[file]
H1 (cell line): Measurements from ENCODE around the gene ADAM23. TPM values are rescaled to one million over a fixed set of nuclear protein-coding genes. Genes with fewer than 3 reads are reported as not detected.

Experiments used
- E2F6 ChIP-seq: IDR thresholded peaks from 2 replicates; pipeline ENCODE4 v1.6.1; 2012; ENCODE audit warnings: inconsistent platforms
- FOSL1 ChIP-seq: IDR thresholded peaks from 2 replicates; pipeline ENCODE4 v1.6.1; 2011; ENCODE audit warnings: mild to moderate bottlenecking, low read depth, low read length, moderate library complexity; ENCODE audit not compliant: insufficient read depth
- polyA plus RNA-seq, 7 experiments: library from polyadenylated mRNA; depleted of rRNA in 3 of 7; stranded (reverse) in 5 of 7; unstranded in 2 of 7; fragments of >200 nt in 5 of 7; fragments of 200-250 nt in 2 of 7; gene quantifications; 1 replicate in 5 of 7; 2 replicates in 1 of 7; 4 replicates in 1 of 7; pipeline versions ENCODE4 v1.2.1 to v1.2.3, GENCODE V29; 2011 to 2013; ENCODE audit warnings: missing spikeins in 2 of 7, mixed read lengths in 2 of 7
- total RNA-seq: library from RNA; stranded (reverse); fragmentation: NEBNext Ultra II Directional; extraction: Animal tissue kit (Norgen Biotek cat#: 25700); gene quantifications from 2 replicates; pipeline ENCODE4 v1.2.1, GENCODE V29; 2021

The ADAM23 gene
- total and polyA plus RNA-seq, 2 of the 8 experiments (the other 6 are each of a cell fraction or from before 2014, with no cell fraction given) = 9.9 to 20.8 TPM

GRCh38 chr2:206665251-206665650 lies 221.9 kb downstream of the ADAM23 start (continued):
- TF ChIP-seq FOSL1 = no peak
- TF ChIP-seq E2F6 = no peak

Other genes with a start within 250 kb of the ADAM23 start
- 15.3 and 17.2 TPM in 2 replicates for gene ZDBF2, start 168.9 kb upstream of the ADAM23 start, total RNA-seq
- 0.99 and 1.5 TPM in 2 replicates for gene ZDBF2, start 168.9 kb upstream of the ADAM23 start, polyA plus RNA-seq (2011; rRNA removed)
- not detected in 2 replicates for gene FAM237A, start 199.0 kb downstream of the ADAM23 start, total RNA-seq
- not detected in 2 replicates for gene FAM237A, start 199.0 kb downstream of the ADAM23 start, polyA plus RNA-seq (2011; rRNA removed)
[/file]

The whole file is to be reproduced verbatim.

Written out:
H1 (cell line): Measurements from ENCODE around the gene ADAM23. TPM values are rescaled to one million over a fixed set of nuclear protein-coding genes. Genes with fewer than 3 reads are reported as not detected.

Experiments used
- E2F6 ChIP-seq: IDR thresholded peaks from 2 replicates; pipeline ENCODE4 v1.6.1; 2012; ENCODE audit warnings: inconsistent platforms
- FOSL1 ChIP-seq: IDR thresholded peaks from 2 replicates; pipeline ENCODE4 v1.6.1; 2011; ENCODE audit warnings: mild to moderate bottlenecking, low read depth, low read length, moderate library complexity; ENCODE audit not compliant: insufficient read depth
- polyA plus RNA-seq, 7 experiments: library from polyadenylated mRNA; depleted of rRNA in 3 of 7; stranded (reverse) in 5 of 7; unstranded in 2 of 7; fragments of >200 nt in 5 of 7; fragments of 200-250 nt in 2 of 7; gene quantifications; 1 replicate in 5 of 7; 2 replicates in 1 of 7; 4 replicates in 1 of 7; pipeline versions ENCODE4 v1.2.1 to v1.2.3, GENCODE V29; 2011 to 2013; ENCODE audit warnings: missing spikeins in 2 of 7, mixed read lengths in 2 of 7
- total RNA-seq: library from RNA; stranded (reverse); fragmentation: NEBNext Ultra II Directional; extraction: Animal tissue kit (Norgen Biotek cat#: 25700); gene quantifications from 2 replicates; pipeline ENCODE4 v1.2.1, GENCODE V29; 2021

The ADAM23 gene
- total and polyA plus RNA-seq, 2 of the 8 experiments (the other 6 are each of a cell fraction or from before 2014, with no cell fraction given) = 9.9 to 20.8 TPM

GRCh38 chr2:206665251-206665650 lies 221.9 kb downstream of the ADAM23 start (continued):
- TF ChIP-seq FOSL1 = no peak
- TF ChIP-seq E2F6 = no peak

Other genes with a start within 250 kb of the ADAM23 start
- 15.3 and 17.2 TPM in 2 replicates for gene ZDBF2, start 168.9 kb upstream of the ADAM23 start, total RNA-seq
- 0.99 and 1.5 TPM in 2 replicates for gene ZDBF2, start 168.9 kb upstream of the ADAM23 start, polyA plus RNA-seq (2011; rRNA removed)
- not detected in 2 replicates for gene FAM237A, start 199.0 kb downstream of the ADAM23 start, total RNA-seq
- not detected in 2 replicates for gene FAM237A, start 199.0 kb downstream of the ADAM23 start, polyA plus RNA-seq (2011; rRNA removed)